The Human Factor

March 1, 2004
Maybe it’s because I was in Orlando, but several of the speakers at a recent conference brought to mind a former attraction at Walt Disney World’s Magic Kingdom.

In the ExtraTerrorestrial Alien Encounter, visitors were treated to a creepy experience with an alien, after a demonstration of new teleportation technology goes terribly wrong.

No, I’m not comparing the speakers to aliens. But in the Disney attraction, the teleportation device was developed by a company known as “X-S Tech.” And that illustrates a common speaker theme—it’s not just about the technology (or even, “excess technology”), it’s about the people.

At the ARC Strategy Forum, held in late January in Orlando, automation suppliers, end-users and analysts from host ARC Advisory Group ( addressed best practices for driving operational excellence in manufacturing.

Speakers agreed that technology plays a role in improving manufacturing performance, particularly as a means to achieve better information flow from production systems to business systems. Specific implementations include using fieldbuses and smart devices to improve diagnostics and lower maintenance costs; linking automation systems to enterprise planning systems with manufacturing execution systems and visualization software; and incorporating software standards, such as OPC, for interoperability among applications.

But to leverage automation benefits, manufacturers must change their work processes.

Bert Natalicchio, business group manager for Shell Global Solutions, is on the front line of change management as Shell upgrades its instrumentation networks to smart devices that employ Foundation Fieldbus. Several initial projects have reduced maintenance costs by 1 percent—which translates to $2 million per year per operating unit. Natalicchio attributes Shell’s success to two parts “people issues,” one part technology. “Change management and implementation methodology contribute 50 percent or higher to the success of the project. Sometimes, it’s two-to-one versus technology changes,” says Natalicchio.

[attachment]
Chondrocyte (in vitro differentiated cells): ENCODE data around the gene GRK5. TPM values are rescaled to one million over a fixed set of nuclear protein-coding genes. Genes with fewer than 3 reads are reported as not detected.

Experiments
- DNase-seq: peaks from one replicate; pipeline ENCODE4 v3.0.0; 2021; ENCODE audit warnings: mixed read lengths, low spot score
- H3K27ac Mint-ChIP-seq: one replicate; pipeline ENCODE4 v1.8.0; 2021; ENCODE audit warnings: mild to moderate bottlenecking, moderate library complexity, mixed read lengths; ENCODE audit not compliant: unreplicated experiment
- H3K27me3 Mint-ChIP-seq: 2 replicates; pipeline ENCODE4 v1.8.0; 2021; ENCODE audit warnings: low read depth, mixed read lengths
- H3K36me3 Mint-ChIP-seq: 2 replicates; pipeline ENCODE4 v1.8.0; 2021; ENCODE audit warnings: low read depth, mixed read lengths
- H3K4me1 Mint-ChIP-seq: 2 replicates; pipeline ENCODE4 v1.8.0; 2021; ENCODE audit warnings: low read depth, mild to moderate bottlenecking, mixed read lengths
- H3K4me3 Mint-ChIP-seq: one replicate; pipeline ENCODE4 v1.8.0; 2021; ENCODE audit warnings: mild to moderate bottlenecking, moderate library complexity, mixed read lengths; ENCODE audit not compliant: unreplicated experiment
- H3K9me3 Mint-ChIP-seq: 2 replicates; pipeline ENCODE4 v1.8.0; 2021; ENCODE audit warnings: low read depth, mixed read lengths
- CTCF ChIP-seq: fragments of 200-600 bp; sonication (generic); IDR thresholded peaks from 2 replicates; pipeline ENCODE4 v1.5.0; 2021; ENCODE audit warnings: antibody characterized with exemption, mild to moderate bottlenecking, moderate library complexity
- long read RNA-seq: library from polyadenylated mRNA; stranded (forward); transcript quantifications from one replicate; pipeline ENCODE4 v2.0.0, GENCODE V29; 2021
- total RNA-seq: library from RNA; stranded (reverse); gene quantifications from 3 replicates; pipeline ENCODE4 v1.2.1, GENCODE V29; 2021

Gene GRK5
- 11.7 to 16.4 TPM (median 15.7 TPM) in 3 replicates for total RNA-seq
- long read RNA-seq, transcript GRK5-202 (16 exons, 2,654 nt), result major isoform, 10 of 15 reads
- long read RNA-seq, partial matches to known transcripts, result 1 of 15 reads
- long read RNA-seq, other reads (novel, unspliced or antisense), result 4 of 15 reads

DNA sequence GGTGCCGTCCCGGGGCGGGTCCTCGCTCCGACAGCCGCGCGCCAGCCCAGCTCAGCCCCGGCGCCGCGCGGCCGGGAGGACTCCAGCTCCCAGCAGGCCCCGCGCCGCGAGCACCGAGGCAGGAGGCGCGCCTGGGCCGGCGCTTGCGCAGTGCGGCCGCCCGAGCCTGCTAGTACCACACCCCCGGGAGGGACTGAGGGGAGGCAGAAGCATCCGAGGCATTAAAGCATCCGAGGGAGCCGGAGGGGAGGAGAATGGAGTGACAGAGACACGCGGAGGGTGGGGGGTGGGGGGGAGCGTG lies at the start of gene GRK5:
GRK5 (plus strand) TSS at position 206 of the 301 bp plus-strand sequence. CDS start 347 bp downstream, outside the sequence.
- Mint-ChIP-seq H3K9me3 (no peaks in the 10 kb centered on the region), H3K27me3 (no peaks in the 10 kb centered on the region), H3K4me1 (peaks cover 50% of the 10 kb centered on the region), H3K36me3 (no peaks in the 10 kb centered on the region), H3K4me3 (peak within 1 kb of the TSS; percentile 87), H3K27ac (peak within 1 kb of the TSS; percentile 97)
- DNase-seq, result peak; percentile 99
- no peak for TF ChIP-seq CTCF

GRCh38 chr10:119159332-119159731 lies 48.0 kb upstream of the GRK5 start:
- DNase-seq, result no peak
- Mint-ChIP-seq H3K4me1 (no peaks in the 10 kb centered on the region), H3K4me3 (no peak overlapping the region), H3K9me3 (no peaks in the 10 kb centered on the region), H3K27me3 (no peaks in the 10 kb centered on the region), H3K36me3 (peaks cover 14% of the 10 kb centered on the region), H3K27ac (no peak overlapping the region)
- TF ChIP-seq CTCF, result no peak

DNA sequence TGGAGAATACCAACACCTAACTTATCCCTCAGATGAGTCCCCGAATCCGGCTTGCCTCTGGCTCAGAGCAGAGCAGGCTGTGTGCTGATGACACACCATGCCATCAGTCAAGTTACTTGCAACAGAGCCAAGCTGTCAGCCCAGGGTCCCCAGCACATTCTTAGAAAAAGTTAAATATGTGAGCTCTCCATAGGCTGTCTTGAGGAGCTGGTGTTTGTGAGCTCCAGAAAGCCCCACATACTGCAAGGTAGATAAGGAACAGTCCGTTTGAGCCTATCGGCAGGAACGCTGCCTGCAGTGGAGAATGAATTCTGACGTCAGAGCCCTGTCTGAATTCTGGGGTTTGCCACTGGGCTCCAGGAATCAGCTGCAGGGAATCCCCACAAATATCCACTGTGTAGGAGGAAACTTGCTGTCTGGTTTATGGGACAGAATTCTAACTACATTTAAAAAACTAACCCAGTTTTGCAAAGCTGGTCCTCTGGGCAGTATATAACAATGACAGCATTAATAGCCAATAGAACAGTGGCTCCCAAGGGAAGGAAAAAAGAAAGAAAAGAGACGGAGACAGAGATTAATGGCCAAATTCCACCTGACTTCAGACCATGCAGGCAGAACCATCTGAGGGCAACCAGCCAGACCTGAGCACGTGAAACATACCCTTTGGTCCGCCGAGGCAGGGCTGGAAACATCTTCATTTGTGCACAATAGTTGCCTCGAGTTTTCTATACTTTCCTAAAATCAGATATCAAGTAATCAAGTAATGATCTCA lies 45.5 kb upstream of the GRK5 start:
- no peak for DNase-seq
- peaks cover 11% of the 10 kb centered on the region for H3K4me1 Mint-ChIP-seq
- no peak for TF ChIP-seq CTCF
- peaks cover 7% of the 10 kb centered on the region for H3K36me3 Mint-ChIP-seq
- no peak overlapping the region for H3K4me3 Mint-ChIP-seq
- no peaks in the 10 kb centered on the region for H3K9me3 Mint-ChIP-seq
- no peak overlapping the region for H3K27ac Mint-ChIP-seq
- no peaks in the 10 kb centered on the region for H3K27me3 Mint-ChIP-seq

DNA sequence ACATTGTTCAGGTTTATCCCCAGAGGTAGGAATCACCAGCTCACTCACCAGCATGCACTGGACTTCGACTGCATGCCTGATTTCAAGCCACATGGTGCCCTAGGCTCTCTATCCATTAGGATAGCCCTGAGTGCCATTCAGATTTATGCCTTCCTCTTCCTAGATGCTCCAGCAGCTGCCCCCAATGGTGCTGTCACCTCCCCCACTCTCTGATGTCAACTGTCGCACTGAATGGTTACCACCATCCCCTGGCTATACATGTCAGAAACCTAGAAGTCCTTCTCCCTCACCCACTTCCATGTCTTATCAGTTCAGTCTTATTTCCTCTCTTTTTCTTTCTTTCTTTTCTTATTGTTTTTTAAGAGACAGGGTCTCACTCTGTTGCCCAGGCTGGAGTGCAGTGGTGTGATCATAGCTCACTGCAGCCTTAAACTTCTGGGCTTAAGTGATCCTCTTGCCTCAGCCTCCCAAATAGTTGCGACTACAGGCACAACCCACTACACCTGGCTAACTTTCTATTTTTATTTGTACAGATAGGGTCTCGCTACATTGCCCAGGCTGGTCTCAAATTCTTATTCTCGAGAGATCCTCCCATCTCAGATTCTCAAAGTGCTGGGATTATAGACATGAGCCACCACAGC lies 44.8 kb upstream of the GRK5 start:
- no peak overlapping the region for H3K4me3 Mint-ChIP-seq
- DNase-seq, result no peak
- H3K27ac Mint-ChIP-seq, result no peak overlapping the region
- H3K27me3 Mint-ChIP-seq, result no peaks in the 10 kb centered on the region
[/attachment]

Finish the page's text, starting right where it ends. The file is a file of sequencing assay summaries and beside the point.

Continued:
Walt Staehle, director of manufacturing execution and shop-floor information systems for Kraft Foods, rates people issues even higher. “I’d say change management accounts for 70 percent of our success; implementation accounts for 25 percent, and technology only 5 percent,” says Staehle. Kraft encourages employees to adopt new work procedures by “letting folks in on the process and rewarding them appropriately.”

When Steve Furbacher, president and chief operating officer of Dynegy Midstream Services L.P., wanted to reorganize his business, he looked at ways to flatten the management structure and speed decision making. Dynegy Midstream Services is a natural gas and liquids company whose 715 “team members,” as Furbacher calls them, helped contribute $3.2 billion in 2003 revenues to parent Dynegy Inc.

In addition to applying dynamic performance management tools from Invensys, Furbacher focused on people issues and organizational readiness for sustained improvement. Here are his four tips to modify behavior:

1. Focus on the right behaviors and the right things will happen.

2. Provide the right information at the right time to enable the right decisions and actions.

3. Clearly define roles, responsibilities and accountability to drive performance.

4. To realize economic benefits, ensure that all employees have skills, knowledge and information and are empowered to execute the business strategy.

New technology has a powerful hold over technologists—it’s exciting, interesting, even sexy. It’s what makes getting up and going to work in the morning fun. But applying automation technology just because it’s new is a dangerous practice.

First, define what you want to accomplish; then determine how you will get there and, finally, figure out which technologies can pave the way. Never forget the human factors that will ultimately decide whether the technology is a success or a failure.